Nashville crash leaves 5 injured after fire truck and bus collide as winter snowstorm batters Music City

A WINTER snowstorm battering Tennessee caused a three-vehicle crash that left five injured after a fire truck and bus collided.

Fire responders in Nashville rushed to the scene on Jefferson Street near Third Avenue North in Germantown on Thursday morning.

According to officials, the pile-up involved a Nashville Fire Department truck, a WeGo Public Transit bus and another vehicle.

Five people, including two firefighters, were rushed to local hospitals. The status of their injuries is unknown.

Officials urged drivers to stay off the roads if possible as a snowstorm continued to batter the Music City.

A WeGo Public Transit spokesperson said the fire truck hit the back end of the bus while on an emergency call, causing the bus to spin around and block the street.

The spokesperson said two passengers were taken to the hospital.

"Nashville, while emergency crews and [Nashville Department of Transportation] trucks continue to work hard to treat and clear roads, many areas across the city are quite slick," Nashville Mayor John Cooper tweeted.

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"Such weather conditions are not ideal for travel. Please be safe and careful, and stay home if you can."

About two to six inches of snow is expected to accumulate in Tennessee on Thursday.


On Wednesday, heavy snowfall in Michigan sparked several vehicle pile-ups, which involved at least 40 cars and a jackknifed semi-truck, left several injured on the US-131.

Also, on Wednesday, a major freeway in New York saw over 20 cars piled up as arctic air and snowfall hit the East Coast, causing delays at LaGuardia Airport.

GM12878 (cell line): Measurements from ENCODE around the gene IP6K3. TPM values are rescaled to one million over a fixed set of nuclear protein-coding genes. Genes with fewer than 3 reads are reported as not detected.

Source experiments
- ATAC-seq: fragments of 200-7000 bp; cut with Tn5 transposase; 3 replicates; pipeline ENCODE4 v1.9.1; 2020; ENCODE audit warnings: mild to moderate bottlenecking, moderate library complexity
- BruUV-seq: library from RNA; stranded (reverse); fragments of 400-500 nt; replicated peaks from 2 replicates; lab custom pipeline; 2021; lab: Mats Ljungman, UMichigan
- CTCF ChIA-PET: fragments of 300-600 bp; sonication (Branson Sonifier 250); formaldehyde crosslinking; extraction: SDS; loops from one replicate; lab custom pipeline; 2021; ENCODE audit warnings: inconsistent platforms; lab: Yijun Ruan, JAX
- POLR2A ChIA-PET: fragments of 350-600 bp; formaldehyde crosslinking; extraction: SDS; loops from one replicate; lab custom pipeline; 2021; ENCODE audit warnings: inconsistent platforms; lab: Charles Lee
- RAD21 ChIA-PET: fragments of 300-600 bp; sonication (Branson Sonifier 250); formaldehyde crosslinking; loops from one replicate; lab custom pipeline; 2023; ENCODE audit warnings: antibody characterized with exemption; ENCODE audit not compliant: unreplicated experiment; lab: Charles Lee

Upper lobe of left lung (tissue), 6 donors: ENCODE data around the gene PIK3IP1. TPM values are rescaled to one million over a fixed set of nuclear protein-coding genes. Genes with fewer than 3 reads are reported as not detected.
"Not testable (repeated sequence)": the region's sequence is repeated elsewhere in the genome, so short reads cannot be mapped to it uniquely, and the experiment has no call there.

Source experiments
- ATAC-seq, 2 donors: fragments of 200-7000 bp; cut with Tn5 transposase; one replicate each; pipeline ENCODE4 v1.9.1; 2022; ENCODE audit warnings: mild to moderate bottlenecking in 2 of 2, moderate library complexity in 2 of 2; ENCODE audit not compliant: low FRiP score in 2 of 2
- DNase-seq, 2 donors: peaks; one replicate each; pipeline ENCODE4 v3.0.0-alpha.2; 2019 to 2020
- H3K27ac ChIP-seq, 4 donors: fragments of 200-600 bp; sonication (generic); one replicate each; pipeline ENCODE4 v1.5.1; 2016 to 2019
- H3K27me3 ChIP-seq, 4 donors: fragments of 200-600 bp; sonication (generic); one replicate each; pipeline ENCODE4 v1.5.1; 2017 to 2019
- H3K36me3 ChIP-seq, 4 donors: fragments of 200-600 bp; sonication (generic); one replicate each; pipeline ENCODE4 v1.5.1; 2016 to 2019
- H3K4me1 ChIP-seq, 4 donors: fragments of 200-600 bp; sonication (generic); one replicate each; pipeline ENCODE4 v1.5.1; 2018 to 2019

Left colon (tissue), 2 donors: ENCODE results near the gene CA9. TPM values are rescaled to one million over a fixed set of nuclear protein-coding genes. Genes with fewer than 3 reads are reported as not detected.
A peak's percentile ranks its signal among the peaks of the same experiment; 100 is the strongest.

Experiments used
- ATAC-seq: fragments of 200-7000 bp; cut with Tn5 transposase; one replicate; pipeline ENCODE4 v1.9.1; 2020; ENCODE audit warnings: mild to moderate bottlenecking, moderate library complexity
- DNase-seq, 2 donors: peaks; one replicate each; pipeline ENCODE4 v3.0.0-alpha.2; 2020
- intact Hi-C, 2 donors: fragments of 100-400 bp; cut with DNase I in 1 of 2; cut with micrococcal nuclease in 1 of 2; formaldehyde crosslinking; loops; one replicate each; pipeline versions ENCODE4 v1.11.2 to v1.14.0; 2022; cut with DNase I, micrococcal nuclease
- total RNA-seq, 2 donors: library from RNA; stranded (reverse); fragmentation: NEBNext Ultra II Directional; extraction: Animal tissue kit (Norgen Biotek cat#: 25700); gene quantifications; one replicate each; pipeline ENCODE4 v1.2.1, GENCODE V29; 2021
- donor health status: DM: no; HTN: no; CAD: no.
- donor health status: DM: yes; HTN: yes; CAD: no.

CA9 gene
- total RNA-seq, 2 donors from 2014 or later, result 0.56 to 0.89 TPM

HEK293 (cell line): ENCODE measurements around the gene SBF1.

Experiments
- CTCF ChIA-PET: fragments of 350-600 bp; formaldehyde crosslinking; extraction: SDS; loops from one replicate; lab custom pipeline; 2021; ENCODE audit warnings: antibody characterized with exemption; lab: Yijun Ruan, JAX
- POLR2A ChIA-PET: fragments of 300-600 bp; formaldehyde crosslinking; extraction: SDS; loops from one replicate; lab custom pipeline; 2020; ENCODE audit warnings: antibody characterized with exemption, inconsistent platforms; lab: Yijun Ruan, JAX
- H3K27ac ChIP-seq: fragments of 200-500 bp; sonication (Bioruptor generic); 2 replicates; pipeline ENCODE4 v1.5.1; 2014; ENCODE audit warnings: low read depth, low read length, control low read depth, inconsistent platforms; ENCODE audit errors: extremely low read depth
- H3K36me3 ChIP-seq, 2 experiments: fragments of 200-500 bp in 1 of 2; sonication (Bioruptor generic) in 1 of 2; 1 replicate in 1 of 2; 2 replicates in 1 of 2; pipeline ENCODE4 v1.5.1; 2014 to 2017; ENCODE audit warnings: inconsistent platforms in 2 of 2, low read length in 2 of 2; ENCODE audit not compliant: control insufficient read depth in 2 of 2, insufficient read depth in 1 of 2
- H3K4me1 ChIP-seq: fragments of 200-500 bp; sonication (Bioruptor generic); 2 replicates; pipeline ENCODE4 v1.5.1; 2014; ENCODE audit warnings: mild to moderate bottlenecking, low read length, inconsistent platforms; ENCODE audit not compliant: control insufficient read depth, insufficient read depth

New York State Police said they're dealing with 15 separate accidents spread across the Hutchinson River, Cross County, and Bronx River Parkways.

The Westchester County Police shared a photo that showed multiple cars piled up near Boston Post Road in Pelham, NY.

Freezing rain in the Tri-State area caused ground delays at LaGuardia airport as all flights were stalled for at least an hour.

On Monday, hundreds of drivers were stranded for more than 15 hours on Interstate 95 near Virginia.

Cars and trucks remained gridlocked on the I-95 as of 5am local time on Tuesday, while around 400,000 people were left without power.

According to the National Weather Service., Fredericksburg saw around 14 inches of snow, while temperatures plunged to bitter lows of 13F overnight.

Meanwhile, around 12 inches of the white stuff fell in Chancellorsville.

Some stranded motorists spent more than 20 hours in the massive traffic jams.

Per WTOP, some were left without heat as they had to turn off their car engines to save fuel.

One person told the outlet that they had been stuck on the interstate with their three kids, including a baby.

Another said he had been stuck in traffic on the interstate for two-and-a-half hours, fearing he would miss his dad's funeral.

Senator Tim Kaine said he had been stuck on the interstate for 19 hours while heading to Washington DC.

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